My New Normal
Curious to know how I got onto this road of pursuing more healthy, natural living? This is my story:
You know, back when I first started Keeper of the Home (seven years ago… can you believe it?), I shared a lot of my personal story. But our readership has changed and grown so much over the years that I got to thinking… how many of our current readers really know where I’m coming from and how our lifestyle changes have truly changed my own life?
12 years ago, I was sitting in a doctor’s office. My cycle had become incredibly irregular, skipping up to six months at the longest stretch. I knew it wasn’t normal, so there I sat, waiting for the results from the myriad of tests I’d been through.
The moment that changed everything
The diagnosis? The doctor flatly told me I had Polycystic Ovarian Syndrome, or PCOS, a hormonal disorder that would likely render me infertile and could lead to a number of other serious complications down the road. Her solution was to stick me on birth control pills, and have me come in for fertility drugs when I wanted to attempt to get pregnant (even though it was unlikely that I actually could get pregnant if I tried).
“Couldn’t I do something about it?” I asked in desperation. “Can’t I change how I eat, exercise more, get healthier?” Unsympathetically, she told me no, this was how my body worked and I would have to deal with it.
At the tender age of 21, those words came as a suckerpunch. I was totally unprepared for that. And, as I left her office in shock, unwilling to agree with her conclusions, I determined to prove her wrong. That was the day that my quest to take charge of my health became real and vivid and urgent.
Baby stepping my way to better health
The next year or two were spent making small changes, taking baby steps. I gradually learned a little more about nutrition, and realized that my highly processed, refined, nutrient-deficient, and sugar-filled diet was seriously hurting me.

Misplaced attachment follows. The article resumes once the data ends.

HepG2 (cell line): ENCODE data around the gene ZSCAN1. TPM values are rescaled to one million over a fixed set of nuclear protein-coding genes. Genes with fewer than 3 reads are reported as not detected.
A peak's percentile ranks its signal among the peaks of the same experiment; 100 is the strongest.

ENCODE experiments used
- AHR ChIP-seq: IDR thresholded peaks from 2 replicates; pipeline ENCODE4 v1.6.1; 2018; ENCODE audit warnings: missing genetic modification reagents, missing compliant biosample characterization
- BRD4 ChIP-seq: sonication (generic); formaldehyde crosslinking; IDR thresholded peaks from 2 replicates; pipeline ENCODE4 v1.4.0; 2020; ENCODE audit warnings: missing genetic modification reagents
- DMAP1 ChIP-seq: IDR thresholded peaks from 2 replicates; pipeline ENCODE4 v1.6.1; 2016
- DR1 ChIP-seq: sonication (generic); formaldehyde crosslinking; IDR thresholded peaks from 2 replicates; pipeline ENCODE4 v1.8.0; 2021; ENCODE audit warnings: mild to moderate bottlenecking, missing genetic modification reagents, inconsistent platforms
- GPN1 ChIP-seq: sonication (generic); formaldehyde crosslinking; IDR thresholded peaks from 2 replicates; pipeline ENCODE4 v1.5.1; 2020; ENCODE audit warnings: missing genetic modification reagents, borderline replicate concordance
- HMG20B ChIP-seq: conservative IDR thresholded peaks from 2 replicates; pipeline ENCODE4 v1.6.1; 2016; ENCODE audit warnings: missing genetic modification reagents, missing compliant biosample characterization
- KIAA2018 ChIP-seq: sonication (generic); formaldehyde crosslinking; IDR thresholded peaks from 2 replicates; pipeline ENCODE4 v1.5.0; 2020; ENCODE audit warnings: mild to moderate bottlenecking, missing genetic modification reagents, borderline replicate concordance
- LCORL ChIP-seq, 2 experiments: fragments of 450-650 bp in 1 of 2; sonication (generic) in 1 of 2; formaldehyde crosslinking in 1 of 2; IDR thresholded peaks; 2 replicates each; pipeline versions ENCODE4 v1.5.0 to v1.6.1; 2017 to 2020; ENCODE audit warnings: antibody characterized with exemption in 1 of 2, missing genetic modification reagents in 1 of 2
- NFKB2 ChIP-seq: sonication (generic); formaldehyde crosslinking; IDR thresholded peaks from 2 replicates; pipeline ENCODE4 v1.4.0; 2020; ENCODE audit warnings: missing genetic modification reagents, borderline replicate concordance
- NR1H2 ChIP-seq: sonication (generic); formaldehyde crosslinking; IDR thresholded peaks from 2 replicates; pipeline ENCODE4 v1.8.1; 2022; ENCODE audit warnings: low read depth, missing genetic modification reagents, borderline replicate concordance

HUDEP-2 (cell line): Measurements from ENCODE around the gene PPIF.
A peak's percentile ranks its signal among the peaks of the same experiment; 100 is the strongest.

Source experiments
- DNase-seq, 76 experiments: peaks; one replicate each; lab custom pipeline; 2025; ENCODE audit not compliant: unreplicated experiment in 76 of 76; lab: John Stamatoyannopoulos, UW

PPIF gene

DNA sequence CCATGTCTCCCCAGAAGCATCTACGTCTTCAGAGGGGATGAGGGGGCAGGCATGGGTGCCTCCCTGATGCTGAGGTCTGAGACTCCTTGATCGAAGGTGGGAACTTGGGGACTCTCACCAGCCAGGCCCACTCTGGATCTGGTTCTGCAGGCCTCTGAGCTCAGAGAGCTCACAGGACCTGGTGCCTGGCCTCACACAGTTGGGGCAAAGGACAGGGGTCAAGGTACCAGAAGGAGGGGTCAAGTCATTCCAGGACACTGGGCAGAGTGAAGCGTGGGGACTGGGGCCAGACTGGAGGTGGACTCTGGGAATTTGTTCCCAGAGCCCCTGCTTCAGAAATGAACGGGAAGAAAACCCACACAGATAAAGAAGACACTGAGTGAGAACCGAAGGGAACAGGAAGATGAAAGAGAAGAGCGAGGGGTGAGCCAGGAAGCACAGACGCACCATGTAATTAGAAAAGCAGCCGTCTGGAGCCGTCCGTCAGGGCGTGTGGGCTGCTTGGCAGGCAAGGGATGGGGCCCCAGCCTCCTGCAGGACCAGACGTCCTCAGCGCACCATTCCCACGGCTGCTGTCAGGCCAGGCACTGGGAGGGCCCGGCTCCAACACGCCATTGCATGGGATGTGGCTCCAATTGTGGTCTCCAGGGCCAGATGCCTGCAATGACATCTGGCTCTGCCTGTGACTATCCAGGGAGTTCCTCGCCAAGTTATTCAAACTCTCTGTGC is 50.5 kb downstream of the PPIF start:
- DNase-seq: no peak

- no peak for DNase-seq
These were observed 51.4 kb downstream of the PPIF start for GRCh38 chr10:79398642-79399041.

I realized the debilitating stomach pains of Irritable Bowel Syndrome that I experienced on a weekly and sometimes daily basis were also diet related. I began to gradually cut out the bad foods, add more of the good ones, change my picky taste buds, and continue to learn more as I went along.
Success came slowly, but surely. I lost weight. My skin cleared up a lot. I began to have more energy. My cycles began to return, not completely regular, but a far cry from how bad things had been. The awful stomach pains went away as I took a two year hiatus from dairy to let my gut heal.
Eventually, after marrying the man of my dreams, I got the biggest shock of all. I was pregnant. Without resorting to fertilty drugs. It was the most beautiful miracle I could have hoped for, and worth every moment of pushing past my comfort zone as I intentionally made changes to what I ate and how I lived.
How I got from there to here
The moral of the story is that those first years where I stumbled and fumbled around, moving generally in the direction of better health, somehow turned into 12 years, where my convictions and skills and habits have gotten increasingly stronger, as has my body.
Today I know so much better how to care for myself, and for the health of my family, with our precious little tribe of five (that’s right, doctor, count em’ — I’ve got five babies now!).
I know what it is to hate vegetables, fruits, whole grains and other wholesome foods. I know what it is to be completely addicted to sugar and caffeine. I know what it is to have meals that flop and turn out to be disgusting messes. I know what it looks like and feels like to travel down the unknown road towards taking back your health, and wanting it so badly that you’ll embrace the mistakes and failures and inedible meals if it means you keep traveling in the right direction.
What’s your story?
Can you relate to my story? What healthy struggles and challenges have you faced in your life, and do you continue to face to this day? What diagnosis has devastated you or your family, as you wonder how you will ever overcome something so daunting?
I want to hear your stories. I want you to share them. And I want us to talk together, boldly, honestly, realistically, about what it means to grasp hope by the hand and move forward towards the promise of better health, for you and your loved ones.
I have PCOS too, I miss carried my baby right after getting married, then went 2 years before finally finding out my disagnosis. I am learning how to eat, how to exercise, and to control my body. Thank you for sharing your story, it gives me hope that one day I’ll be able to have a baby.